Glucose deprivation neuronal injury in cortical culture

Hannelore Monyer, Mark P. Goldberg, Dennis W. Choi

Research output: Contribution to journalArticlepeer-review

86 Scopus citations


Murine cortical cell cultures deprived of glucose for 6-8 h developed extensive neuronal degeneration, apparent both morphologically and by efflux of lactate dehydrogenase to the bathing medium. This neuronal damage could be substantially reduced by addition of d-2-amino-5-phosphonovalerate (d-APV), in a concentration-dependent (IC50 about 2 μM) and stereospecific (d-APV more potent than l-APV) fashion. A similar neuron-protective effect could also be obtained with several other NMDA antagonists, 2-amino-7-phosphonoheptanoate, phencyclidine, MK-801, ketamine, and (+)-SKF 10,047, as well as with the broad spectrum glutamate antagonist kynurenate. In contrast, little protection could be obtained with γ-d-glutamylaminomethyl sulfonate and l-glutamate diethyl ester, compounds which have been reported to act primarily at non-NMDA receptors. These observations support the hypothesis that glucose deprivation-induced cortical neuronal injury is largely mediated by NMDA receptors, and suggest that cell culture methodology can be useful in the quantitative characterization of that injury.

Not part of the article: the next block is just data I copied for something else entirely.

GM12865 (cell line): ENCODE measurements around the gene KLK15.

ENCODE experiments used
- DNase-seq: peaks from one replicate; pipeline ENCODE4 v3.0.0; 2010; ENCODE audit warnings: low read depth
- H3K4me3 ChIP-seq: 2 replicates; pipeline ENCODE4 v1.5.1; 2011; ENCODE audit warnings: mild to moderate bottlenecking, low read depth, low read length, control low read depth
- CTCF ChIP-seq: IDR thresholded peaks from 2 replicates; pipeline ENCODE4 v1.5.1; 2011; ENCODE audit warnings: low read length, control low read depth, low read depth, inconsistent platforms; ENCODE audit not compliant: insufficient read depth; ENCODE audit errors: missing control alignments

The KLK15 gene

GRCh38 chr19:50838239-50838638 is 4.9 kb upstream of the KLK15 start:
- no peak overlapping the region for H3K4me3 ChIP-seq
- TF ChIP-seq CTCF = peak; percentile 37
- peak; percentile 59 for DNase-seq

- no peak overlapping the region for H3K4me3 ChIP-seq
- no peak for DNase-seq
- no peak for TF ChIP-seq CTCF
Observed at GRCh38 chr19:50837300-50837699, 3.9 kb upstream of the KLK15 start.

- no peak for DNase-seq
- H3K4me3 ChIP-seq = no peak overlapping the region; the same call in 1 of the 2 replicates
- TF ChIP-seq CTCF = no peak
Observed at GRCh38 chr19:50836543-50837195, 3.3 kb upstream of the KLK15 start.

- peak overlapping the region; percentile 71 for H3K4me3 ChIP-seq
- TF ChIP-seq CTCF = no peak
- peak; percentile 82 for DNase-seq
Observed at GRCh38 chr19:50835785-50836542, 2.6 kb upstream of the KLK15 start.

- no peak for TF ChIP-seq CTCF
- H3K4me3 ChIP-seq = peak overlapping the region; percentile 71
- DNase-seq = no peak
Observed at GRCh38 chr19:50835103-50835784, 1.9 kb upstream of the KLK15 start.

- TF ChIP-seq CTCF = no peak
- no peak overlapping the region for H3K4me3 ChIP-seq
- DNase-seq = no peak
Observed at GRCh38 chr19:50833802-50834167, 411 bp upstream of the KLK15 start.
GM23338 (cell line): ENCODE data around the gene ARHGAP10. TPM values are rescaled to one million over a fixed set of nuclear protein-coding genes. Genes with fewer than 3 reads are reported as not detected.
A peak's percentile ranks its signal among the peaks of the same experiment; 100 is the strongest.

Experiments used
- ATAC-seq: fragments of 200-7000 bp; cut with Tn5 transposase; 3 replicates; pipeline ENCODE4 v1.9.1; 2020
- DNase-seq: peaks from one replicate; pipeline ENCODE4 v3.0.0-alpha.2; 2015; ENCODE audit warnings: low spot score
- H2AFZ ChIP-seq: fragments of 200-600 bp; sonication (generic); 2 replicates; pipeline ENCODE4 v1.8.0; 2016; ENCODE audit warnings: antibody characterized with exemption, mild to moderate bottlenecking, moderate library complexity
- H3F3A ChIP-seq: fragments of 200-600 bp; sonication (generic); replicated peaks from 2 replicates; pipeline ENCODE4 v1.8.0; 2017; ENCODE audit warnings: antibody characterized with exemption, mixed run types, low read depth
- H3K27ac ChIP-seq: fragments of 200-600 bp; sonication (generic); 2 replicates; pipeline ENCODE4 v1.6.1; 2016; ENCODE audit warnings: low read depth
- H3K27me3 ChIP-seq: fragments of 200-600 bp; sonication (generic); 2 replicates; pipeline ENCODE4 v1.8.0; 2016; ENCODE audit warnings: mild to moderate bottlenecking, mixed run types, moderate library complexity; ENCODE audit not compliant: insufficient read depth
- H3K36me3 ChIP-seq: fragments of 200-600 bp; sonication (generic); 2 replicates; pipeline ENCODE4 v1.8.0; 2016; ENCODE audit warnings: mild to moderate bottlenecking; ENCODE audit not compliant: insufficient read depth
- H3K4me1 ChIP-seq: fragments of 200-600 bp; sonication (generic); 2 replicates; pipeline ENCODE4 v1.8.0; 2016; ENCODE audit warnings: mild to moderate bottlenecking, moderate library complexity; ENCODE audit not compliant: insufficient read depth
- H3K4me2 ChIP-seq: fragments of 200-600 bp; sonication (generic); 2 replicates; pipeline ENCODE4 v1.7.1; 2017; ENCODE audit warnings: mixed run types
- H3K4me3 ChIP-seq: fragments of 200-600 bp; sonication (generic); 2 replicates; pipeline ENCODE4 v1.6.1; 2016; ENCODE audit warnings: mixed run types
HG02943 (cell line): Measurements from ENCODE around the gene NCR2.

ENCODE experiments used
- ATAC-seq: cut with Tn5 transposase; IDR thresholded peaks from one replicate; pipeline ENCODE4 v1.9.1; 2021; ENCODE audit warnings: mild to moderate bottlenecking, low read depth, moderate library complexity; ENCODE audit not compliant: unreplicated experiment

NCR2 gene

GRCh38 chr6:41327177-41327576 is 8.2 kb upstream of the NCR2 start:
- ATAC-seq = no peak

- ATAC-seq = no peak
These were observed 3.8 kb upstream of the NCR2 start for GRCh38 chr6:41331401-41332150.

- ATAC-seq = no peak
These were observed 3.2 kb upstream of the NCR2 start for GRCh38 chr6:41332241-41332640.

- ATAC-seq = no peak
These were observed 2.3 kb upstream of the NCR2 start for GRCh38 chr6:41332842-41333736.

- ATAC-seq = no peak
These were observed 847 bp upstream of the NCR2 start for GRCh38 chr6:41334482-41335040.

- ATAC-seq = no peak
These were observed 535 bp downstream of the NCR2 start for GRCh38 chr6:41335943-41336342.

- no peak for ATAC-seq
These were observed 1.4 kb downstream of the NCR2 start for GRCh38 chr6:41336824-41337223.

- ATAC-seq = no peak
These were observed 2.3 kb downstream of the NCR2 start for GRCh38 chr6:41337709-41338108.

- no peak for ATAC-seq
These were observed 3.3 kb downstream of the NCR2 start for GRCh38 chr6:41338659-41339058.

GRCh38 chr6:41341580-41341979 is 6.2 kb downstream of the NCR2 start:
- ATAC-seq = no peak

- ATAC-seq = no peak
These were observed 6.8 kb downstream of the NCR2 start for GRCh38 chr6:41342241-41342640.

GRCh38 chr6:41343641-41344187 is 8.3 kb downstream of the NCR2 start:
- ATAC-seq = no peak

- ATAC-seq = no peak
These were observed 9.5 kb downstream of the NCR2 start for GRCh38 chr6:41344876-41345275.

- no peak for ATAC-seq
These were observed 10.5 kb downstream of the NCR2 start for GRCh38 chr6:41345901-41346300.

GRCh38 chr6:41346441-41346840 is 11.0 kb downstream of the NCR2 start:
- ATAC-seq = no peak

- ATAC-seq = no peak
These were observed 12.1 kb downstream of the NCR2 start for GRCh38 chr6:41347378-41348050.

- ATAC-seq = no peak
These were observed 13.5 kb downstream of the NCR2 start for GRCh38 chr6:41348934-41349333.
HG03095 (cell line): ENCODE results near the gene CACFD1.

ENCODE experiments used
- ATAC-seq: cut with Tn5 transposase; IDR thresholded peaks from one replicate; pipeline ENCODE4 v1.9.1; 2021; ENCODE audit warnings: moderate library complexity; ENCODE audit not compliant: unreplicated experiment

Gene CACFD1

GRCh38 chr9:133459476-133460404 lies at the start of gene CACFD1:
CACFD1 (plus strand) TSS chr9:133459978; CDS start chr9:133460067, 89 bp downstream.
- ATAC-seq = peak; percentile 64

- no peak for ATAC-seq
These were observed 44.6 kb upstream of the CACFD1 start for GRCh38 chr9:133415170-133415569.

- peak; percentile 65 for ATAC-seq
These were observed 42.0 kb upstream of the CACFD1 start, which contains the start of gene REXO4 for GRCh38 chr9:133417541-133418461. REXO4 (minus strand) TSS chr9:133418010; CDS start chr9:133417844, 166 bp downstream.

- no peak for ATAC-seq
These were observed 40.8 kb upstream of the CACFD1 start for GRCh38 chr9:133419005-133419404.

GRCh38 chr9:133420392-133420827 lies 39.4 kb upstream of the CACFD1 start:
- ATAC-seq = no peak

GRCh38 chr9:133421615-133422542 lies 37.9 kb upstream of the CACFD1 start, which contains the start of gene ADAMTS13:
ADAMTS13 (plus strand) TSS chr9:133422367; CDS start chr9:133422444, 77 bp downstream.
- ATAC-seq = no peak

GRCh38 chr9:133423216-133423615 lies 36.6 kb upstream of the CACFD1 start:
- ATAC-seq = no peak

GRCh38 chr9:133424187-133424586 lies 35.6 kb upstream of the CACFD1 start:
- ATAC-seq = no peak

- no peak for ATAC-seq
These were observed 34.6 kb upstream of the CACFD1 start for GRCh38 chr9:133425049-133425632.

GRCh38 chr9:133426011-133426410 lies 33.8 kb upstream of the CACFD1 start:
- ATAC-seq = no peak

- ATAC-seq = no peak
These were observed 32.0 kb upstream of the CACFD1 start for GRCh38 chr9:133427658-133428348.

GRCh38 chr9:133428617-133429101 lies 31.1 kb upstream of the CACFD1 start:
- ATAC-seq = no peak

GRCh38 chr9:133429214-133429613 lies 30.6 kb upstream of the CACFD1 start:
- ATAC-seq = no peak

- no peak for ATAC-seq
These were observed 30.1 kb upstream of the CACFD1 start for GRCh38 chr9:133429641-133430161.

Original languageEnglish (US)
Pages (from-to)347-354
Number of pages8
JournalBrain Research
Issue number2
StatePublished - Apr 3 1989


  • Asparatate
  • Cell culture
  • Cortex
  • Excitatory amino acid
  • Glutamate
  • N-Methyl-d-aspartate receptor
  • Neurotoxicity

ASJC Scopus subject areas

  • Neuroscience(all)
  • Molecular Biology
  • Clinical Neurology
  • Developmental Biology


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